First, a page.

Sketches Of

Tennessee's Pioneer Baptist Preachers


(pages 114-116)

"Andrew Coffman, born December 22, 1784; died September 1, 1864" (tombstone record, Bent Creek Cemetery). Elder Coffman was born and lived all of his life in a very old house, still standing, between Whitesburg and Russellville, where one of his sons, James Edward, lived for half a century, and where his grandson, John Coffman, now lives.  January 16, 1812, Andrew Coffman was married to a Miss Nancy Legg.   This union gave to the country some of its best citizens, I make special mention of his oldest son, William H. Coffman, for a long while Baptist deacon of the Whitesburg Church, and who was a true friend and a father to the writer during. his first experience in teaching school.

In the record of Bent Creek Church for August, fourth Sunday, 1816, is this item: "Received Andrew Coffman by experience." The presumption is, he was baptized by Caleb Witt, who was pastor of the church at the time. July, second Saturday, 1819, he was made one of a committee appointed by his church to settle a difficulty between two prominent brethren. April, second Saturday, 1820, he was licensed, with two other brethren, to exercise his gift of preaching in the bounds of Bent Creek, Lick Creek and County Line churches. Later the bounds of his license were extended so as to take in "Bethel South (the Morristown First) and Robertson's Creek churches." He was ordained deacon the second Saturday in May, 1825, and was ordained to the work of the ministry the second Sunday in September, 1827, by a council composed of Caleb Witt, Daniel Howery, Wm. Senter, Hughes 0. Taylor, Jacob Coffman and Pleasant A. Witt.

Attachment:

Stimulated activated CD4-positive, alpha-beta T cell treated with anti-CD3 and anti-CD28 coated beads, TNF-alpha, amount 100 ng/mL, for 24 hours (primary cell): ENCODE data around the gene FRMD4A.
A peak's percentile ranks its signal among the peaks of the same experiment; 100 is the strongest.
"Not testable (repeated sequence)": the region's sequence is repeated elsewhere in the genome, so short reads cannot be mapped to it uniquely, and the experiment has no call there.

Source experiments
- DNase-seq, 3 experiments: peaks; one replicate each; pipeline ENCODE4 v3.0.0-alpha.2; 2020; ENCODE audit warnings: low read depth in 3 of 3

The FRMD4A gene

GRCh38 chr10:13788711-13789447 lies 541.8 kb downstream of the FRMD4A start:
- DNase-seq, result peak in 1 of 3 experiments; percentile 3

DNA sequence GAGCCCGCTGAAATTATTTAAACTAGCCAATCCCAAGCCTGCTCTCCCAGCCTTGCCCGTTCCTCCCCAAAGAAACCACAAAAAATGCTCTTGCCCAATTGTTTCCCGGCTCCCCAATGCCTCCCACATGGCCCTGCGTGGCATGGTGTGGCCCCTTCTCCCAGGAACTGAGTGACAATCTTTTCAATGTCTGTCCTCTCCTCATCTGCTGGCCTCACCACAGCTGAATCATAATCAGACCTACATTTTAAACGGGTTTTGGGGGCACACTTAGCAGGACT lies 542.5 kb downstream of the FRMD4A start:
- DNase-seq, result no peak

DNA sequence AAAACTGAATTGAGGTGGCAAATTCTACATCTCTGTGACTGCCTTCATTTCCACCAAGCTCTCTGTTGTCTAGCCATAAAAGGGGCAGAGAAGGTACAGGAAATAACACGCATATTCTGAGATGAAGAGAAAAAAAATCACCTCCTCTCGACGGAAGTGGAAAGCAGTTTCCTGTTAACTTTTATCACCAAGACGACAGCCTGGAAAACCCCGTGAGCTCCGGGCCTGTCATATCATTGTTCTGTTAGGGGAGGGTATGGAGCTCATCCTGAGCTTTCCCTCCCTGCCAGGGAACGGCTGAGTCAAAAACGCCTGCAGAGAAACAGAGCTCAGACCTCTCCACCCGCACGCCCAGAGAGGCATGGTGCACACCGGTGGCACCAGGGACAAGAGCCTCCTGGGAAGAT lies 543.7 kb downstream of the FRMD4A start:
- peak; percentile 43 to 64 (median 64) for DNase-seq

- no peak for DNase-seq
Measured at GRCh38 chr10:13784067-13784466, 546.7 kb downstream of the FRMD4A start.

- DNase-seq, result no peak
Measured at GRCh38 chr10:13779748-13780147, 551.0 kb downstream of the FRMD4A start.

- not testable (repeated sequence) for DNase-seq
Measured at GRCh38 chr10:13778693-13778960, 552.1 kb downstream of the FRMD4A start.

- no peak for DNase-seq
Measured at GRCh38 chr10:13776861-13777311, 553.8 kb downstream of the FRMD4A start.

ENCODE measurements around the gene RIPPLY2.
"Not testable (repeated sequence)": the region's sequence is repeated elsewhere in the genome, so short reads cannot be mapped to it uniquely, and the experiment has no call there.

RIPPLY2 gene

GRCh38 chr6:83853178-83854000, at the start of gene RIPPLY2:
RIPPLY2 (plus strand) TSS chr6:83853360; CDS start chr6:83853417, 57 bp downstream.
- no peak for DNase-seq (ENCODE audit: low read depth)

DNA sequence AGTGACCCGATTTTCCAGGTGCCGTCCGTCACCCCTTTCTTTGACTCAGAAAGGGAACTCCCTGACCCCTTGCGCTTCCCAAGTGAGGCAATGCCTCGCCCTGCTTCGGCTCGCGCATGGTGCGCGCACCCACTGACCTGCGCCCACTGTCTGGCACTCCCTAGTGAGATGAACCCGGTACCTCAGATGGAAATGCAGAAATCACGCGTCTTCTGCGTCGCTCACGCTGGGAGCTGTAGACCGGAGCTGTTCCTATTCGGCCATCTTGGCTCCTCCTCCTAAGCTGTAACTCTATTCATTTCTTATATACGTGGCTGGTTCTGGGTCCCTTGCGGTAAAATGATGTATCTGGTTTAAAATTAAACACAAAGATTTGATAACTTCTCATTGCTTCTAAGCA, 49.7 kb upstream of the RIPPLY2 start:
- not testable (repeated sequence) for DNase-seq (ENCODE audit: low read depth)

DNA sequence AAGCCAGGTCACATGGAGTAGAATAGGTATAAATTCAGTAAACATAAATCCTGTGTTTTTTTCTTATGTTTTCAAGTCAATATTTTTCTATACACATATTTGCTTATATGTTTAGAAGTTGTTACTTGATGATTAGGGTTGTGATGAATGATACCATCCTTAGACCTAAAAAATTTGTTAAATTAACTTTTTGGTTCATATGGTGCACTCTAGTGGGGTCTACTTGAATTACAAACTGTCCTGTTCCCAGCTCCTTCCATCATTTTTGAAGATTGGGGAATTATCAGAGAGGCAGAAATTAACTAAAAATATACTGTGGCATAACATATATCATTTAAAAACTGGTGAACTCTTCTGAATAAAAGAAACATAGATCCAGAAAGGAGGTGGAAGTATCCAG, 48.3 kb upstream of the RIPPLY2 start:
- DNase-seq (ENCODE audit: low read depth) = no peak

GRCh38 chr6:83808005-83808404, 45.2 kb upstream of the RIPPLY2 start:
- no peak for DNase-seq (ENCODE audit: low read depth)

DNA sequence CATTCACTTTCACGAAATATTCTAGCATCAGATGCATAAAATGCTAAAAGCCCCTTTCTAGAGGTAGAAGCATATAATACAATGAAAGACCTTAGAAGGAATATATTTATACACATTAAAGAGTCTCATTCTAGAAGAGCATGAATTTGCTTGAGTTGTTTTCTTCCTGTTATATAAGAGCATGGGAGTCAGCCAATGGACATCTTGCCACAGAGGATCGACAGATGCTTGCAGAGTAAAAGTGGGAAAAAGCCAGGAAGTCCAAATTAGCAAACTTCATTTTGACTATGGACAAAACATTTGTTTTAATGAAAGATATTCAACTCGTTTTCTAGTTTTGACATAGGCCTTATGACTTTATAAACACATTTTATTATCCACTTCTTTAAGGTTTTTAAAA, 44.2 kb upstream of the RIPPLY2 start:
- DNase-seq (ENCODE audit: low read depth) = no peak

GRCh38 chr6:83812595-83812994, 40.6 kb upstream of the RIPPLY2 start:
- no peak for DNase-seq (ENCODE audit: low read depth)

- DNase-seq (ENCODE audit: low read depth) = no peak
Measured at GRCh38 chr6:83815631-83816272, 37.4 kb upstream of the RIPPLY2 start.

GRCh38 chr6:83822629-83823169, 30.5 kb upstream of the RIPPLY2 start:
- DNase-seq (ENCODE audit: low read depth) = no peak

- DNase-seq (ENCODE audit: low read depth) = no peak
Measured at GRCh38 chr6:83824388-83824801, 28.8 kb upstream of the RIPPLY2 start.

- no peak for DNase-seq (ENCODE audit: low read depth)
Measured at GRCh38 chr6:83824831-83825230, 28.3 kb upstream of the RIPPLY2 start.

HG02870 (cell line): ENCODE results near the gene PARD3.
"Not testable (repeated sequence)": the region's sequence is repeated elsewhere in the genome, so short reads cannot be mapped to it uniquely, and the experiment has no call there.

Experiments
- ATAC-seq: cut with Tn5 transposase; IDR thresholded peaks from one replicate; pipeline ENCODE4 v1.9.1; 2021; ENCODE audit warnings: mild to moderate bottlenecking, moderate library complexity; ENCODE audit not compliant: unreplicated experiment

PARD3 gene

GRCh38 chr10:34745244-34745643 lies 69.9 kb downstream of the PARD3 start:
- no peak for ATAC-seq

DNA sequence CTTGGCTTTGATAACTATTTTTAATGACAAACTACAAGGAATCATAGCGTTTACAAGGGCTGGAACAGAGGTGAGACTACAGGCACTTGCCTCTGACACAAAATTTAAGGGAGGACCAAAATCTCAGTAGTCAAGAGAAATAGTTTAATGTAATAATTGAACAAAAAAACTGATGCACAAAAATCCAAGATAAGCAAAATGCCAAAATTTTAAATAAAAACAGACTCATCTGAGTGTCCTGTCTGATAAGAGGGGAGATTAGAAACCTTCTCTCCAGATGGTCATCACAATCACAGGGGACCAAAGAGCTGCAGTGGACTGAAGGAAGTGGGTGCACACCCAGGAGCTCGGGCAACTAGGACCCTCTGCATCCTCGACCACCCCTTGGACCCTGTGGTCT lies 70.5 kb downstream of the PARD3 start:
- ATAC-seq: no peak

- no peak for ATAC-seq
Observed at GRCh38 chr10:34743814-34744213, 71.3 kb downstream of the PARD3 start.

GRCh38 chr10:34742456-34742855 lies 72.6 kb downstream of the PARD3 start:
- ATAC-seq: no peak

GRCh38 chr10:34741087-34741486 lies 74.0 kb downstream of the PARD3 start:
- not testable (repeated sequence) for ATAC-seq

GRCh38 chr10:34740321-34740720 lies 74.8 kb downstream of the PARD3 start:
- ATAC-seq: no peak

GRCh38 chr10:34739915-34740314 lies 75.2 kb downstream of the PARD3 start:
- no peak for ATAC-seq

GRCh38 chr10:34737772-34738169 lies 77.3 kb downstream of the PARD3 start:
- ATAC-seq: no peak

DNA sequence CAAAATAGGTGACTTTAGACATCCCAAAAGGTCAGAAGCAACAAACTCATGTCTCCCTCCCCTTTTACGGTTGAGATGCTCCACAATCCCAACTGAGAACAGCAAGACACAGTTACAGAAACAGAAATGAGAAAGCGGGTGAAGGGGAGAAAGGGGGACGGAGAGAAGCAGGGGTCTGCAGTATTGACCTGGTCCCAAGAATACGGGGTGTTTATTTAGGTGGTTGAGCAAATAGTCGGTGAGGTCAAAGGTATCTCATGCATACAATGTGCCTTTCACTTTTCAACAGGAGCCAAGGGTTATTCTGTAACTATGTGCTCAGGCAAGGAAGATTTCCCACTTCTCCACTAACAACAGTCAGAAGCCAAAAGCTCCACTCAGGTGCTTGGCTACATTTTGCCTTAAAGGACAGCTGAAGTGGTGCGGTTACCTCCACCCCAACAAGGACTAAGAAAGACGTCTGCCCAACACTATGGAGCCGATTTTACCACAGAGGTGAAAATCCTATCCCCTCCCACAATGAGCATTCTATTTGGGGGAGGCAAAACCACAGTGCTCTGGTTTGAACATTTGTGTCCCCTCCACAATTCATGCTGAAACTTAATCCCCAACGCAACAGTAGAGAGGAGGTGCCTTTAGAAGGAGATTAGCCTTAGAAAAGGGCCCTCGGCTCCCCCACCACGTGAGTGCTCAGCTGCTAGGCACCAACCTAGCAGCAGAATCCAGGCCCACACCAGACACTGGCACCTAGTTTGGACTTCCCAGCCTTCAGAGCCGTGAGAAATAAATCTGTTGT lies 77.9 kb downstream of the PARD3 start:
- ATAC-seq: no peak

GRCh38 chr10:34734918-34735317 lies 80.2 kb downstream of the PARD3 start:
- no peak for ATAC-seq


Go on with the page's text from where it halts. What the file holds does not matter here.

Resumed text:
He and Pleasant A. Witt were three times chosen co-pastors of the Bent Creek Church, the first and second time for a period of twelve months, the last time an indefinite call was made, to continue "till dissatisfaction should arise." He was a constituent member of the Nolachucky Association in its organization at Bent Creek Church (1828), and year after year, as long as he lived, attended that body as a messenger from Bent Creek (now Whitesburg) Church. He served on various committees, as the minutes show, preached two introductory sermons, and represented the body, almost every year, as a messenger to one or more "corresponding" associations.

Andrew Coffman was a solid, old-fashioned preacher, as he was a solid man, having the confidence of everybody who knew him.. He was not pastor of many churches but was a main­stay to his home church. His most intimate associate in the ministry was Pleasant A. Witt till they parted company in the division of the association (1839),  Witt going with the minority, or so-called "Primitive" party, Coffman remaining with the "missionaries." Another of his associates was Brother T. J. Lane, younger in the ministry, but a true yoke-fellow.

 Elder Coffman farmed for a living and preached as he had opportunity. He was frequently called upon to go north of Clinch Mountain into the Mulberry Gap and other associations, to preach "funeral" sermons. The "biggest thing"' he ever got for preaching, I have been told, was a colt some brother north of the mountain gave him for being missionary enough to "come over and preach where the people need the gospel and love to hear it." The colt "lived," it is said, and "made a fine horse."


Burnett, J .J.  Sketches of  Tennessee's Pioneer Baptist Preachers.  Nashville, Tenn.:  Press of Marshall & Bruce Company, 1919.


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